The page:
An Aussie Lunch

My friend Kira and I have known each for quite a few years, but as is so often the case, we don’t have the opportunity to get together much anymore, due to both of us having super busy, super hectic schedules.  I know we are not alone.  This is a common tale between friends and relatives all over.  However, yesterday, we actually did get a chance to enjoy some good quality time together, catching up over a fantastic homemade lunch Kira prepared for us.  She knows I am half Aussie, so she surprised me with a very authentic Aussie lunch that was fabulous.  She made some delicious, very light and flaky traditional meat pies or “pasties” as they are called down under, as well as some wonderful carrot, pumpkin and apple soup, with ANZAC cookies and custard for dessert.  We were so busy talking and catching up though, that we completely forgot about the cookies.  That was perfect OK though.   I ate so much of everything else, and I was really very full at the end of the meal, so I would not have had room for the cookies anyway.  They will just have to wait until next time.  All she wanted me to bring was an Australian wine.  The Aussies make many varietals of delicious wines, but they are really known  for their wonderful Shiraz or Syrahs, as we call them here in the US.  We talked about this and that and everything under the sun, and in what seems like a blink of an eye, it was time to leave and call it a day.   Once again, both of us had places to go and things to do.

ANZAC is an acronym for the Australian New Zealand Army Corp, originally devised to honor all those from both Australia and New Zealand who fought and died in the Gallipoli Campaign during WWI, between 1914-1918.  Today, it honors all Australians and New Zealanders “who served and died in all wars, conflicts and peacemaking operations” and “the suffering of all those who served”.  My dad lost quite a few uncles in the Gallipoli campaign.  He himself was an enlisted man in the Australian Army, and served in North Africa during WWII.  Last time he went to Australia, many years ago, he was honored and invited to march in the ANZAC parade as well.

Kira proudly displaying both her culinary and entertaining skills.




Pasties are traditionally served with tomato sauce (pronounced toemawtoe).  Here we would use ketchup, but neither of us are big ketchup fans, so we decided to forego the sauce.IMG_5841


The fabulous soup.IMG_5847

And for dessert, the custard.IMG_5849

All of these wonderful recipes were created in Kira’s new kitchen toy, her Thermomix (I think that is the name).  These are very popular cooking machines all throughout Europe and Australia, and are just now becoming available her in the United States.


Kira, thank you for a fabulous lunch and a very long over-due and enjoyable visit.  Until next time, au revoir mon amie, aur revoir.





Send in your Bake-Off Photos

Photos Are Arriving!!

Some of you have been busy baking

We have already started to receive cake photos

Which has left us wishing it was possible to taste them

bake together 2

would love you to join in

with special judge A Jeanne in the Kitchen

The challenge is to make

a sandwich sponge cake

  • cake


  • Your cake must have at least two layers
  • Your sponge cakes can be any flavour and any colour
  • You can fill you sandwich cake with any filling you like
  • We would like you to decorate the top of your cake



Please send a photo of your cake so it can be featured in the The Great Bloggers’ Bake-Off Round-Up to:

question mark(If you have any questions at all – please feel free to post your questions in the comments of any of our posts and we will try to get back to you as quickly as possible.)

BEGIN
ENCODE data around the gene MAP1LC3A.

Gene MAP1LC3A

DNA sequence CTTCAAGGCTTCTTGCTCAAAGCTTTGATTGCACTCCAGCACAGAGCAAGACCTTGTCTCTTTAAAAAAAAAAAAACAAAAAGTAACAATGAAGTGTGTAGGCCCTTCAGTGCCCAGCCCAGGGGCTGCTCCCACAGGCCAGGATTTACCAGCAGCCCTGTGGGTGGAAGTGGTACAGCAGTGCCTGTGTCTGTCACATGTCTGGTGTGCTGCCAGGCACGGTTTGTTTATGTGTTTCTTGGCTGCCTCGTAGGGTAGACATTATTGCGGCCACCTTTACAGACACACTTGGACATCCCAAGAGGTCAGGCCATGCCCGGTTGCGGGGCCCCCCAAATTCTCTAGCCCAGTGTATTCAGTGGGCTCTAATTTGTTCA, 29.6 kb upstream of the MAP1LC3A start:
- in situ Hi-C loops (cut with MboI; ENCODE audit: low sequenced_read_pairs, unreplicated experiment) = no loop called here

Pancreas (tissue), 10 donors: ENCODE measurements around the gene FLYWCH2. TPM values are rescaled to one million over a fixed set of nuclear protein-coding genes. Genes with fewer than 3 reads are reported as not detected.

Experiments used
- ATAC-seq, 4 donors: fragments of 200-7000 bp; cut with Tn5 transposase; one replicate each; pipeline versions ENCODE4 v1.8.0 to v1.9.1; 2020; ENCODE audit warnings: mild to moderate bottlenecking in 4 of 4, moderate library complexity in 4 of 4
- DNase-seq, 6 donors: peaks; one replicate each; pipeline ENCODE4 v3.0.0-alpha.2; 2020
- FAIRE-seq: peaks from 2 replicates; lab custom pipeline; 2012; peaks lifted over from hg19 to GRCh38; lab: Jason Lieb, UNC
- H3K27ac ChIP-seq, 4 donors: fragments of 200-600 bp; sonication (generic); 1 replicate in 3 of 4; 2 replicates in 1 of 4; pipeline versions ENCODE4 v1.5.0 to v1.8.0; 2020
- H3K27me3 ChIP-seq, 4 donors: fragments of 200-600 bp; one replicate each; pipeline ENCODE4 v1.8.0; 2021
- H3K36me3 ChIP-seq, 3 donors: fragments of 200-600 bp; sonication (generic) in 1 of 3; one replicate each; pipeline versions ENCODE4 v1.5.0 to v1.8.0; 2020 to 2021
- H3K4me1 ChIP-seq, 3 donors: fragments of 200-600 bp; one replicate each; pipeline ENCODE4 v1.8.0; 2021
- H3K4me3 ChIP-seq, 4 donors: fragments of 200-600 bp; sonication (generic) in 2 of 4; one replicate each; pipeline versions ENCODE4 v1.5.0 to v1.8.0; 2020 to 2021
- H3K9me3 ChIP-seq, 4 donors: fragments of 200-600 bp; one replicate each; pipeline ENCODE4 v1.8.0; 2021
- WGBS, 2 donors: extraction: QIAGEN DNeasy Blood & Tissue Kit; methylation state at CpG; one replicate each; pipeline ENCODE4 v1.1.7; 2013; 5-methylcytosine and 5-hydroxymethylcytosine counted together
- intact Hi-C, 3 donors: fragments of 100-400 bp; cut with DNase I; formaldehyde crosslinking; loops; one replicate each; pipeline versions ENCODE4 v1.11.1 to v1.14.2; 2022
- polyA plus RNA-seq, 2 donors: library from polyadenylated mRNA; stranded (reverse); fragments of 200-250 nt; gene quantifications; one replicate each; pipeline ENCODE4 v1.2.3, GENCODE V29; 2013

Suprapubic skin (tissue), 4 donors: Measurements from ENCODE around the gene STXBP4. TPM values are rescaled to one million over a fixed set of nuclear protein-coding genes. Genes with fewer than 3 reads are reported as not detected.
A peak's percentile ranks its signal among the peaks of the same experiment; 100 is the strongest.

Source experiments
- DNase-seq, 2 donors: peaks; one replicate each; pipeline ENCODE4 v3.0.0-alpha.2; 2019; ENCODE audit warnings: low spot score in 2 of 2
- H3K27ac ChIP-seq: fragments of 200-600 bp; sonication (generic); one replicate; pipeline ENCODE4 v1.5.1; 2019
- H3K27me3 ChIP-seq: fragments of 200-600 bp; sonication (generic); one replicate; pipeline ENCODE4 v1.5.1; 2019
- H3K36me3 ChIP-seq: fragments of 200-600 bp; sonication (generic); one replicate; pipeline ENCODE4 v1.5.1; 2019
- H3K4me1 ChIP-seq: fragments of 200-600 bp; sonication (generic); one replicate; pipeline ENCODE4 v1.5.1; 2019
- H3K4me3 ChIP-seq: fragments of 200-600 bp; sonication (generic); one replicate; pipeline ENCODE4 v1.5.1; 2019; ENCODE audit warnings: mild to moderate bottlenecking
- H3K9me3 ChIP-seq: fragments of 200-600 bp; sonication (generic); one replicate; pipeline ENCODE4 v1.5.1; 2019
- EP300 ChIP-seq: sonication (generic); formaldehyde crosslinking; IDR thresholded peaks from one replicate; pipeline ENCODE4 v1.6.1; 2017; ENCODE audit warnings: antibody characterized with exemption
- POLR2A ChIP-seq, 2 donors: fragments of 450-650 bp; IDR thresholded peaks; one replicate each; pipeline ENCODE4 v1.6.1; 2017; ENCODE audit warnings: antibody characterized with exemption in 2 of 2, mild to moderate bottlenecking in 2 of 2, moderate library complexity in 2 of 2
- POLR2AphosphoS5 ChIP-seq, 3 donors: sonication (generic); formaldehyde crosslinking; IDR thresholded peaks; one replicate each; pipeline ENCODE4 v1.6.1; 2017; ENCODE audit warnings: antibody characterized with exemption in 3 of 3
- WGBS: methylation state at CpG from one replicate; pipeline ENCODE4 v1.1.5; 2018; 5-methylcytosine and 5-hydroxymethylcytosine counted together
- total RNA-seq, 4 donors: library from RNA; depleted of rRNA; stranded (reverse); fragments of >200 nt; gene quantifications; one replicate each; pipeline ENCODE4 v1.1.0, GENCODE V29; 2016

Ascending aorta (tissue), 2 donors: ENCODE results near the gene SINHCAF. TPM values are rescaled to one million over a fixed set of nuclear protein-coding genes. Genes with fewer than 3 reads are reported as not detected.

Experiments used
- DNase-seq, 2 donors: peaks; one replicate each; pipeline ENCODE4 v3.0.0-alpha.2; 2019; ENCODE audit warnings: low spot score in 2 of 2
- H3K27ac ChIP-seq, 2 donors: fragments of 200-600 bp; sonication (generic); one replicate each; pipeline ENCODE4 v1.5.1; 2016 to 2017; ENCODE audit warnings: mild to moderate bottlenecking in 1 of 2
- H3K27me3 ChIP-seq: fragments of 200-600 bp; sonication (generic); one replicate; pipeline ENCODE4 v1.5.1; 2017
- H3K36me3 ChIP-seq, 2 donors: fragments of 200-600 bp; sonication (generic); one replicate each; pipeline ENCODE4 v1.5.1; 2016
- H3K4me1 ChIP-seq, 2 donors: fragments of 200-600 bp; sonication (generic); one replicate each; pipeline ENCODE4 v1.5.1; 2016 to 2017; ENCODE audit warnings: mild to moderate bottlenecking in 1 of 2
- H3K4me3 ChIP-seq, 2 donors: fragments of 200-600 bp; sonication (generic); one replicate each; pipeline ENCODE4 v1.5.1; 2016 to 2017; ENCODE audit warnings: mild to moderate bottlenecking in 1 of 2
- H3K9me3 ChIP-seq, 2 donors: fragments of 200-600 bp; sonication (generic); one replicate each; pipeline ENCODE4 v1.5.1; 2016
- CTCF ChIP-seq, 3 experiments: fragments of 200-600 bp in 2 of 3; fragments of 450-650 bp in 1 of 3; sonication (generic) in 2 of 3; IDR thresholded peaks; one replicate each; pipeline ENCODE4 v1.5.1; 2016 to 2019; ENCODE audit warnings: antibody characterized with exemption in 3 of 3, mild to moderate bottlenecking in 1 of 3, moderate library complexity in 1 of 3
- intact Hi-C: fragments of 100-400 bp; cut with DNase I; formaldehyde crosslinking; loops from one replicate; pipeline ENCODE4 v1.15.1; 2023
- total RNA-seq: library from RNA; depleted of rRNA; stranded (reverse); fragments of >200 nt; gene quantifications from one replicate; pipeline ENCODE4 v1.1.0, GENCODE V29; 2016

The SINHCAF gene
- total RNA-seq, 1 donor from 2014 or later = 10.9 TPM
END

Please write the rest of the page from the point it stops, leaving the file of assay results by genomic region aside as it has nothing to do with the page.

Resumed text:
Of course you can bake at any time convenient to yourself. We include all the photos we receive early in the GREAT BLOGGERS’ BAKE-OFF on Sunday 24th March 2019.

Great Blogger Bake Off

The Great Bloggers’ Bake-Off is this Sunday, March 24. It’s open to EVERYONE, no matter what your baking skills. Come one, come all. Come and jun in on the fun.

A Dad trying to cope with the loss of his Partner and becoming a single parent.

It’s the Great Bloggers Bake-Off this Sunday. Hopefully everyone will have fun. It’s open to everyone – even f####### Gordon Ramsey….

Please don’t think it’s just for the really gifted bakers. It’s for every level of ability. Even my weapons grade cooking level.

I call today’s effort the ‘maybe my chocolate swirl idea needs refining a tad’ Sponge Cake. Or as son called it “The Abominable Cake – I’m not eating that abomination”.

So even if you can’t bake – why don’t you have a go. Disasters are welcome here.

Please send a photo of your bake to the following e-mail address with the subject BAKE-OFF:

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Apple Custard Pie

Many of the traditional Irish desserts are made with fruit.  These fruits come mostly from the orchards or people’s gardens, or even those that are found in the wild.  Puddings and custards are also very popular and are widely used in Irish desserts as well.  This dessert is a delicious blending of both.  Not so long ago, most of the traditional Irish recipes were passed down from one generation to the next orally, through their stories and shared family experiences.  The same basic recipe will vary from one family to the next, since every family always adds their own special secret ingredient to make a dish really stand out.  Luckily today, many of these treasured heirlooms are found in cookbooks everywhere.  This was our St. Patrick’s Day dessert, served along with the rest of our traditional Irish fare.  An Irish Celebration


Apple Custard Pie



The Filling

4-5 apples, peeled and chopped

2/3 cup sugar

2 tsp ground cloves


The Crust

1 stick of butter, cold, cubed

2 TBSP sugar

1 1/2 cups flour

1 egg

1 tsp salt

5-6 TBSP heavy whipping cream


The Custard

1 egg

1 TBSP sugar

2/3 cup heavy whipping cream

1 tsp vanilla



Place the flour, butter, salt and sugar into the food processor and blend until it is crumbly.  Then add the egg and the cream and continue to blend until the dough forms into a ball.  Wrap the dough in plastic wrap and place it in the refrigerator for at least 30 minutes before using.